Europeans first learned about coffee consumption and practice through accounts of exotic travels to "oriental" empires of Asia... Travelers accounted for how men would consume an intoxicating liquor, "black in color and made by infusing the powdered berry of a plant that flourished in Arabia."
[Local] men consumed this liquid "all day long and far into the night, with no apparent desire for sleep but with mind and body continuously alert, men talked and argued, finding in the hot black liquor a curious stimulus quite unlike that produced by fermented juice of grape."
Its infusion into England started at Oxford:
Oxford, possessing the unique combination of exotic scholarship interests and a vibrant experimental community, was the first English city to establish a coffeehouse. A Jewish entrepreneur named Jacob established the first English coffee house in 1650, which he named the Angel.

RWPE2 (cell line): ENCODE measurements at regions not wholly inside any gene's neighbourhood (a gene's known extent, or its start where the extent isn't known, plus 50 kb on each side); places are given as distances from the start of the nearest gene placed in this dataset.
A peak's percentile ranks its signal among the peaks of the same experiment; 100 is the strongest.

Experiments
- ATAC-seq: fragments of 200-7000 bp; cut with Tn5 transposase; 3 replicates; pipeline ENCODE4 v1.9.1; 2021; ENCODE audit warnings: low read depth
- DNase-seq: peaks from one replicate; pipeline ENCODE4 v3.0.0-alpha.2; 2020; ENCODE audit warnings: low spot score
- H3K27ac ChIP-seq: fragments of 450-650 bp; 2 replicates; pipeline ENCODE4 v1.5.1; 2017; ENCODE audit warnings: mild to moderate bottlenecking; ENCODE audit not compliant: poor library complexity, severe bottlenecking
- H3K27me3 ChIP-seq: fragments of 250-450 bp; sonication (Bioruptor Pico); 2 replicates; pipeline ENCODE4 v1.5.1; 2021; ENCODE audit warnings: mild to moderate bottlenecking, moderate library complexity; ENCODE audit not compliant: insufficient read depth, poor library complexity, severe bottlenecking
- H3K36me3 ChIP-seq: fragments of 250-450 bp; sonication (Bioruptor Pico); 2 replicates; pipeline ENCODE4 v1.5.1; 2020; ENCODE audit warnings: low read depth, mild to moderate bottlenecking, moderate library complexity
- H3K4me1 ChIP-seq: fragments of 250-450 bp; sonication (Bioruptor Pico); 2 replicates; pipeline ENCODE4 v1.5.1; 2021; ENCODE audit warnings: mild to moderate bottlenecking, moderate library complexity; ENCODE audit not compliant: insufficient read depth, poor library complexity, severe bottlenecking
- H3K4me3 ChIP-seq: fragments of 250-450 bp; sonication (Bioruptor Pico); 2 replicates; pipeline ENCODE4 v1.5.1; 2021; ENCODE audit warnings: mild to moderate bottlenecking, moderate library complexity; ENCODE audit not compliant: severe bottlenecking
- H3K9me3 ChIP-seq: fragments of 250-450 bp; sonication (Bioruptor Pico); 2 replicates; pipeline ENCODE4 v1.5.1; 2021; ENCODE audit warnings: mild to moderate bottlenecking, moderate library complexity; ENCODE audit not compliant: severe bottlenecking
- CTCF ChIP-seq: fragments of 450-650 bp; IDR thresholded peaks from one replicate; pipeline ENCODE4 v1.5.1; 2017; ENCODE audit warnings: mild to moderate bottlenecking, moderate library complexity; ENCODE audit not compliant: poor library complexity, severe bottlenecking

The first coffeehouses established in Oxford were known as penny universities, as they offered an alternative form of learning to structural academic learning, while still being frequented by the English virtuosi who actively pursued advances in human knowledge.
Early English coffeehouses functioned as social levelers:
In a society that placed such a high importance on class and economic status, the coffeehouses were unique because the patrons were people from all levels of society. Anyone who had a penny could come inside.
And coffee is good for you!